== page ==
OR about Dawood pakistan born american….

    where they still happy with you…..

    we should not show fake trusts.
    it is injurious not only to you but to others around you.Recommend

  • Sinclair (for BlackJack)

    ET messed up and deleted old comments on this. Here’s BlackJack’s apt comment on this article.

    “People-to-people contact is an important way to make us appear more human to each other, and I certainly welcome exchanges at student level – these are experiences that will stay with those kids for the rest of their lives and color the way they see their neighbors. I think Indians are more likely to stereotype Pakistanis than the other way around because (leaving aside our painful common history) the news that emerges from that country is almost uniformly negative; Pakistanis, on the other hand, are more likely to stereotype Indian inter-faith relationships; to them, Indian muslims are oppressed and poor individuals that have been kept outside the mainstream and are subjected to periodic pogroms – a disguised schadenfreude at having made the right choice. While all Pakistanis are not terrorists, one cannot argue that they are a nation that still aid and abet extremists with the stated objective of wreaking havoc and ultimately destroying the Indian state. At the same time, we have never heard of any Indian visiting Pakistan and not being made to feel welcome – everyone who has been there has only affection for the average Pak citizen. Hopefully increased contact and greater access to unbiased information will help next generation will grow up without the image of the wily Hindu baniya across the border rubbing his hands in anticipation of gobbling up Pakistan.”Recommend

  • Fahad Raza

    People like you are on both sides.”A” category Pessimists & hopeless, but fortunately you are the minority.
    Chintan Modi saw the best in us and recognized its the same as he had at home. Hats off and respect to the author and BTW it was the Moron named Sir Stafford Cripps who drew line of contention. Recommend

  • tyu

    @Sinclair – how do you have blackjack’s comment ? did you like copy it or what ? Recommend

  • Sinclair


    I had left open the tab for a long time and forgot about it. So, just copied from the old version and pasted it here.Recommend

  • Chintan Girish Modi

    Thanks, Fahad :)Recommend

  • Anoop

    Stop being so emotional and think practically.

    When the rest of the World is restricting Pakistanis from coming to their soil, is it really wise for India to have a liberal visa regime with them?

    Fine we were one country not too long ago, have a lot of cultural similarities. But, that doesn’t take away from the fact that Pakistan is the Terrorist epicenter of the World and there is a higher chance of Terrorists sneaking into India from Pakistan than any other country and there have been many instances where this has proven to be true.

    Business visa? Yes, Tourist one? Ideally no.Recommend

  • Parvez

    Friendship with mutual respect will be a long journey but it must start somewhere, sometime.Recommend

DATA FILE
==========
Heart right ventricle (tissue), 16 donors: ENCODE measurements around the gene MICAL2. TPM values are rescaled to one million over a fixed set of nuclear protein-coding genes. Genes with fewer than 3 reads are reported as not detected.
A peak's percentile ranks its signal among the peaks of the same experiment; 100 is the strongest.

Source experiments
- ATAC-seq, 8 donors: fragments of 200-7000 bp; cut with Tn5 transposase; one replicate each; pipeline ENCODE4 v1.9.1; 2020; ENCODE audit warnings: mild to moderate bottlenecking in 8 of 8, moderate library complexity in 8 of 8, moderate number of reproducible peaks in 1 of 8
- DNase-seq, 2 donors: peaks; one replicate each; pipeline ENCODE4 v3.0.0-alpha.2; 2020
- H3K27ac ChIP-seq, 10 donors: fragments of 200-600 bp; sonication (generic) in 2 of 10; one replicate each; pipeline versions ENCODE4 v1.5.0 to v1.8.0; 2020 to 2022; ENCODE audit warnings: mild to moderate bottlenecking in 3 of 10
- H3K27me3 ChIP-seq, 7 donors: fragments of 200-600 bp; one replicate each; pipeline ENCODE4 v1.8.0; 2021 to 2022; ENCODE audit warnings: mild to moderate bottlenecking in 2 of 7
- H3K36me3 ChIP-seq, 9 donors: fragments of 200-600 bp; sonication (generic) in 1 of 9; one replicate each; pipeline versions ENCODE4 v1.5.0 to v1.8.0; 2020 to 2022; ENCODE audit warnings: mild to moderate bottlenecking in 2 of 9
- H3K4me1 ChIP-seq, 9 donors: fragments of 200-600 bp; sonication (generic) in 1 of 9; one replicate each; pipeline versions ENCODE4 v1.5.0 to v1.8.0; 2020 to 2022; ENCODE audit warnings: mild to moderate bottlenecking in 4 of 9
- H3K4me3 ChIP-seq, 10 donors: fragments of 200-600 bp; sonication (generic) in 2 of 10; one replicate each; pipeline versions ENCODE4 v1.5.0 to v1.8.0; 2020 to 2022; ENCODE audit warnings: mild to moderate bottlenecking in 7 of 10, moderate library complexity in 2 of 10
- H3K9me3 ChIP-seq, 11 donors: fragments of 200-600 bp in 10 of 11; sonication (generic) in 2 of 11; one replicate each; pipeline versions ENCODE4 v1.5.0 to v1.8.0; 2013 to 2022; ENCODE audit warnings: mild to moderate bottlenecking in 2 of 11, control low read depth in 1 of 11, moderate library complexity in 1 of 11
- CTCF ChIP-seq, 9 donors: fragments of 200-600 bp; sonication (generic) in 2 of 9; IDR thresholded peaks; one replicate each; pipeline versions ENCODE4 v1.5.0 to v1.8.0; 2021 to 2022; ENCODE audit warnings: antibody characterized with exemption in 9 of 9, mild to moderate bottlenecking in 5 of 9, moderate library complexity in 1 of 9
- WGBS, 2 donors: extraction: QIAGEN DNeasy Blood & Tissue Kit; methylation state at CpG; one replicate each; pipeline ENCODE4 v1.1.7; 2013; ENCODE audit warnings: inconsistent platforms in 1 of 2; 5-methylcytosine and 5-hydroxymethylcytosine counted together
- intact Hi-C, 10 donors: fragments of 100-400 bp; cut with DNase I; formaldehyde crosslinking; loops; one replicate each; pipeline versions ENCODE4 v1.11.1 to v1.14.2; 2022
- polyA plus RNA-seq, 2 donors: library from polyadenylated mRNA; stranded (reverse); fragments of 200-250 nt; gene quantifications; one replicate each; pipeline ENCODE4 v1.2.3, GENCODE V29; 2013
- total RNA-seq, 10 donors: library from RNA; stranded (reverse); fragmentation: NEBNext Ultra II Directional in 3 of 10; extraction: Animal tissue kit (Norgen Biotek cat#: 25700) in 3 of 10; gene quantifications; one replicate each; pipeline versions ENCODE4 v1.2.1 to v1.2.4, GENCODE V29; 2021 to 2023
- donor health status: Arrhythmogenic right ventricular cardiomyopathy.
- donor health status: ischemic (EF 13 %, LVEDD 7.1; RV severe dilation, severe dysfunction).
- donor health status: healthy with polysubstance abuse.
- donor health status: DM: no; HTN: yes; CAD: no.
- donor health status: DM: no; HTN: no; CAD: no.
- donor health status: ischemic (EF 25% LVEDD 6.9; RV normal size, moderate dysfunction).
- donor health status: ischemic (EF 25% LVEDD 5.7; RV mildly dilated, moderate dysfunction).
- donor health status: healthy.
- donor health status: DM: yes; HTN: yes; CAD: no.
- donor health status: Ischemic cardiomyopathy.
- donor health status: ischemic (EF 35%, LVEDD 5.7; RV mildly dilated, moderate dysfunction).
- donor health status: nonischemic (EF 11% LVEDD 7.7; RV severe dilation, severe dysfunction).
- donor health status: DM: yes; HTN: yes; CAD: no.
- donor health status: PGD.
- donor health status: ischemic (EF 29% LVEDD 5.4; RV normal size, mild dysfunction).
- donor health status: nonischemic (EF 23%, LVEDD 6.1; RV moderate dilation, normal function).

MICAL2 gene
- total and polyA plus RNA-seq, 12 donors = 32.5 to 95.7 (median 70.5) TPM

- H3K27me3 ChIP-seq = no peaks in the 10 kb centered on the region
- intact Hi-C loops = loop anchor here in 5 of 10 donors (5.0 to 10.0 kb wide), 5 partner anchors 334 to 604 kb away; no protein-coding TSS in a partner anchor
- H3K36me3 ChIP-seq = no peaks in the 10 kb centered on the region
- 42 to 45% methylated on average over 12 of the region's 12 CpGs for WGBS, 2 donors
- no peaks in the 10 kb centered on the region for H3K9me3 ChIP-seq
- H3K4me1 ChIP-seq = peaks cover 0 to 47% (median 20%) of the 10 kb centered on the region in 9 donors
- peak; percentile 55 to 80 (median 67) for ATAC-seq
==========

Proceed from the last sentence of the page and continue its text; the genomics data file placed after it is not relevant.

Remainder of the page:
• TalkSensePlease

    “Business visa? yes. Tourist visa? Ideally no”
    How very convenient sir!
    There are many in both countries who’d want to go on vacations and find no better alternative than a low-budget road or rail trip to a neighboring country. Plus, children/grandchildren of migrants grew up hearing their parents/grandparents tell countless stories about their country of origin, and would really want to see for themselves what the other country is really like. Technically, I don’t see any harm in it!Recommend

  • Hukum Singh

    @Ali tanoli:
    Except for beef, I eat all kinds of meat including pork and in Rajasthan the non-veg dishes are mostly Mughlai style. It is just a stereotype that Hindus don’t eat meat. My rough survey of Rajasthan, which is mostly conservative Hindu, maybe 30% Hindus, Brahmin, Jain-Bania and religious Hindus are kattar shakahari or vegetarian. The rest 70% else eat some kind of meat. These days young Brahman and Bania’s also eat meat even though they might say they don’t to their families.Recommend

  • Hukum Singh

    Author said -“This will happen soon, Inshallah, when getting a visa becomes a little easier.”

    Indians go to Pakistan and start saying “Insha-Allah”

    Never seen a Pakistani, even Wasim Akram, who makes lot of money doing commentary in India, say “Bhagwan ki Kirpa se” OR “Jai Ramji Ki” OR “Har-Har-Mahadev”

    My question to Chintan – Why is that?Recommend

  • Cynical

    @Fahad Raza

    I think it was Cyril Radcliffe, not Staffrd Cripps.Recommend

  • Arijit Sharma

    @Parvez: ” … Friendship with mutual respect will be a long journey but it must start somewhere, sometime. … ”

    How about you start by saying “Your religion is as good as mine” ?Recommend

  • Fahad Raza

    @Chintan Girish Modi:
    Most Welcome.Recommend

  • Sane

    Reading the comments of hate mongers from India, I wonder as why not they tell us about Bal Thakray, Col Prohat, Narindra Modi. Such comments totally destroy a good attempt to create harmony among people of Pakistan and India.

  • Gupt Rogue